7 Direct services, or face time, are lessons that are created and taught by the TD/Catalyst Teacher Direct services can be pull out (students pulled into TD/Catalyst classroom) or push in (students remain with classroom teacher when TD/Catalyst teacher comes in to co- teach with classroom teacher) WHAT ARE DIRECT SERVICES?

8 Indirect services are lessons and activities developed by the TD/Catalyst teacher and provided to the classroom teacher during weekly team planning for him/her to use in his/her classroom Examples are: centers, independent contracts, projects, alternative homework/classwork, lessons WHAT ARE INDIRECT SERVICES?

9 WHAT IS THE BREAKDOWN FOR DIRECT AND INDIRECT SERVICES?

10 Often there are too many students for one person to reach alone. Differentiation is required in the regular classroom to provide all students with the education they need and deserve. Since the TD/Catalyst teacher cannot see all children, all day, every day, the classroom teacher requires activities and lessons from the TD/Catalyst teacher for those students while they are in the regular classroom. Without differentiation, everyone would move at the same pace, be evaluated in the same way, and complete the same activities – regardless of their prior knowledge or individual needs. WHY THE NEED FOR DIRECT AND INDIRECT SERVICES?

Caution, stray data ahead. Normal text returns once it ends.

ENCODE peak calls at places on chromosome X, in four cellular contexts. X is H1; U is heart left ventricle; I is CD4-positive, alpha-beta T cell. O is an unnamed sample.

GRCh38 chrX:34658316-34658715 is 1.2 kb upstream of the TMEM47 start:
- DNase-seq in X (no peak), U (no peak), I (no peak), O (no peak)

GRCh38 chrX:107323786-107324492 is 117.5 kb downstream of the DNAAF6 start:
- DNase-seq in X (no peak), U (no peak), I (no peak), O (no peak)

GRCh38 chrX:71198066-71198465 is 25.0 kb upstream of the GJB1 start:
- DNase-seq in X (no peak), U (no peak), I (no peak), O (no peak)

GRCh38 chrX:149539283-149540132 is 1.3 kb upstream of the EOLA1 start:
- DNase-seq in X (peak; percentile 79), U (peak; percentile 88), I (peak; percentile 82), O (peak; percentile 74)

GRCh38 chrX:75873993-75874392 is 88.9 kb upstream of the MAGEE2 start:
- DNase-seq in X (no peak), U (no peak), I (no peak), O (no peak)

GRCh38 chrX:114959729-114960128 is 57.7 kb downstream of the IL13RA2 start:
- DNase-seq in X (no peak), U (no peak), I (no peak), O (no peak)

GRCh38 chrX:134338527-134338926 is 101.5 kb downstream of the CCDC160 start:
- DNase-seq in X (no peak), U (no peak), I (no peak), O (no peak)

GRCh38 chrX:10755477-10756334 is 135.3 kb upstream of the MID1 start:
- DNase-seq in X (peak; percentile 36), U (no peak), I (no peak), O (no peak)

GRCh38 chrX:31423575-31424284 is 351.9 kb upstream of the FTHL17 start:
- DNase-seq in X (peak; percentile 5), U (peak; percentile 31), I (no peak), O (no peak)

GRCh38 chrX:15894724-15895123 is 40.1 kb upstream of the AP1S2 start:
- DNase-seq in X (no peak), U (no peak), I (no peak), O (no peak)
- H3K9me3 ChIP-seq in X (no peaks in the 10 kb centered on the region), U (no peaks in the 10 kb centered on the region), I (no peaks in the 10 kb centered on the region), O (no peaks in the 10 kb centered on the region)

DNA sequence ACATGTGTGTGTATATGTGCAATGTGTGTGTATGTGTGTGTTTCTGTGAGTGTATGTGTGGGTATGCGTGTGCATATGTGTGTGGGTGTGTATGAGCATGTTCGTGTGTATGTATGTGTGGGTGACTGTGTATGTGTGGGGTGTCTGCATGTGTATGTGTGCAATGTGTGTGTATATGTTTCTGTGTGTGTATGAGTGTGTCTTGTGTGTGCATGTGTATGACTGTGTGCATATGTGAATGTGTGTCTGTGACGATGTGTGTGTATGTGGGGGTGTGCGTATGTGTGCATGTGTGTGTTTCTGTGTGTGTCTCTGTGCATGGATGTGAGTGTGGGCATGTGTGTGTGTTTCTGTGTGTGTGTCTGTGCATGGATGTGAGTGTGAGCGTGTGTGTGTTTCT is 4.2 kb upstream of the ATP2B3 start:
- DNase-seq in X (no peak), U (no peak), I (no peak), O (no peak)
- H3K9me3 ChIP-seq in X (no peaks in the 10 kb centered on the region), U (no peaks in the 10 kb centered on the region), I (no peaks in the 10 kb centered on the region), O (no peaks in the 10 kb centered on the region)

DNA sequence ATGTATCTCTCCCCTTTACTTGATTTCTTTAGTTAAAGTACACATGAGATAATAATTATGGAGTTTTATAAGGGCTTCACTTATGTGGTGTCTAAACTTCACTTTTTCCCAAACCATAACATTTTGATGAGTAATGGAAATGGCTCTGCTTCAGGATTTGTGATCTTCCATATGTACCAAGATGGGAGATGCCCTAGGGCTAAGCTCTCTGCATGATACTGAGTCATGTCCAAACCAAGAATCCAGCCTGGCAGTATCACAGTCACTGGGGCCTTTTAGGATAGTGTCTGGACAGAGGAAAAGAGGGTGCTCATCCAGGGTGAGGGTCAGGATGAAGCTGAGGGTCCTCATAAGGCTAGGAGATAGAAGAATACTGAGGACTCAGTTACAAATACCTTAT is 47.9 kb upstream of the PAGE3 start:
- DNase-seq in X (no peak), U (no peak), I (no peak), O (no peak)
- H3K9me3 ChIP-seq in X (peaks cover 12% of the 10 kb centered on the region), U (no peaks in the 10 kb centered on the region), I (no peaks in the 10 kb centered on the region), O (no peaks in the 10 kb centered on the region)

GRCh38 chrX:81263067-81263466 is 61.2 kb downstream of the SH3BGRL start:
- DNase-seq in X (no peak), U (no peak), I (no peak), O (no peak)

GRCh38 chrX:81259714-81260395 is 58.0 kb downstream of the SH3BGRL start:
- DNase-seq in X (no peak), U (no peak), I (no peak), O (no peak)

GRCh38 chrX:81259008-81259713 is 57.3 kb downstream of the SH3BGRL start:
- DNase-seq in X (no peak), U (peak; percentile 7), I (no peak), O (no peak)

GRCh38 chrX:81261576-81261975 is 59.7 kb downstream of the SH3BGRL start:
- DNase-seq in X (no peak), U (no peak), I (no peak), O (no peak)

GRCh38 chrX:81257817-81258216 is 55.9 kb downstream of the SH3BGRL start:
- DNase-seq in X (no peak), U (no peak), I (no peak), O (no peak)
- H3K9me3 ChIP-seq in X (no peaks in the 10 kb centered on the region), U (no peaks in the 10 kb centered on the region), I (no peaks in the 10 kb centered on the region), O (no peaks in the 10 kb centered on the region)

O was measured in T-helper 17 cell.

11 Focus on creative thinking, problem solving and logic Ask higher level questions during novel studies, rather than lower, knowledge level questions (Blooms Taxonomy) Work in abstract thinking and concepts – symbolism, themes, etc. Increase awareness of the global community through novel studies and discussion Teach problem solving strategies in math HOW DO I TEACH GIFTED AND HIGH ABILITY LEARNERS?